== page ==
• Traditionally, the absorbent polymer material is incorporated into the absorbent core structure with cellulose or cellulosic fibres. However, over the past years, significant effort has been spent to make thinner absorbent core structures which can still acquire and store large quantities of discharged body fluids, in particular urine. Hereto, it has been proposed to reduce or eliminate these cellulose fibres from the absorbent core structures. To maintain the mechanical stability of the absorbent core structures, small quantities of thermoplastic adhesive material, such as fibrous thermoplastic adhesive material, may be added to stabilize the absorbent polymer material. Resultantly, absorbent structures having the required permeability/porosity, reduced gel-blocking, and that form stable structures in use or transport are provided.
  • However, it was found that some absorbent core structures with reduced cellulose fibre content, whilst being very thin when not loaded with bodily fluids, may have an increased stiffness when partially loaded or fully loaded, especially in those regions which comprise most of the absorbent capacity of the absorbent article, such as the front region and crotch region of the diaper. Increased stiffness is not desirable since it reduces the absorbent article's ability to conform to the body of the wearer once worn. Furthermore, it was also found that some absorbent core structures which comprise absorbent polymer particles of high absorption capacity swell significantly upon loading with body exudates. As a result, the volume of the absorbent article may increase significantly during use, especially in these regions which comprise most of the absorbent capacity of the absorbent article, such as the front region and crotch region of the diaper. Such an increase in volume may render the disposable article uncomfortable for the wearer. It was also found that some of these absorbent core structures with reduced cellulose fibre content may have a reduced void volume which impacts negatively the liquid acquisition speed.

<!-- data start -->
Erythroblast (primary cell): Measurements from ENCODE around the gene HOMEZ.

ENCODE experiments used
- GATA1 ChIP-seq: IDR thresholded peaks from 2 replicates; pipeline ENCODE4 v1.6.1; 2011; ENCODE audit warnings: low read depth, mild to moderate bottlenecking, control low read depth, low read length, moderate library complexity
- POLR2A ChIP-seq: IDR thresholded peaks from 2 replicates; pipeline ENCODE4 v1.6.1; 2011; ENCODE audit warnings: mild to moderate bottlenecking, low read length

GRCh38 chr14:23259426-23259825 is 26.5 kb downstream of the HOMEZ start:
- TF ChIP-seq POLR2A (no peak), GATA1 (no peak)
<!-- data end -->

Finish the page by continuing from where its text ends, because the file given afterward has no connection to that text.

• Therefore there is still a need for absorbent articles having good liquid handling properties and having an increased flexibility during the whole use of the article and which deliver, in particular a better fit in the wet state.
  • SUMMARY OF THE INVENTION
  • The present invention relates to disposable diapers comprising a topsheet, a backsheet and an absorbent core disposed therebetween. The absorbent core comprises at least a first and a second absorbent structures which comprise respectively a substrate layer and an absorbent layer comprising absorbent polymer particles, and optionally cellulose, supported by the substrate layer. Each absorbent layer has a transverse and longitudinal dimension, a pair of opposing longitudinal edges extending in its longitudinal dimension, a pair of opposing transverse edges extending in its transverse dimension and a front, crotch and back regions arranged sequentially in the longitudinal dimension. The central longitudinal axis x of the absorbent layer 17 delimits two regions of the absorbent layer referred herein as longitudinal regions 20. The absorbent layer of the first absorbent structure comprises two or more channels substantially free of said absorbent polymeric particles extending through the thickness of the absorbent layer whereas the second absorbent structure is free of channels. Each longitudinal region of the absorbent layer comprises at least one channel extending in the longitudinal dimension of the absorbent layer. The channels have a width of at least 3 mm or of at least 4% of the transverse dimension of the absorbent layer and are at least present in the crotch region or front region. The absorbent layer of said first absorbent structure is free of channels extending up to the longitudinal and transverse edges of said absorbent layer.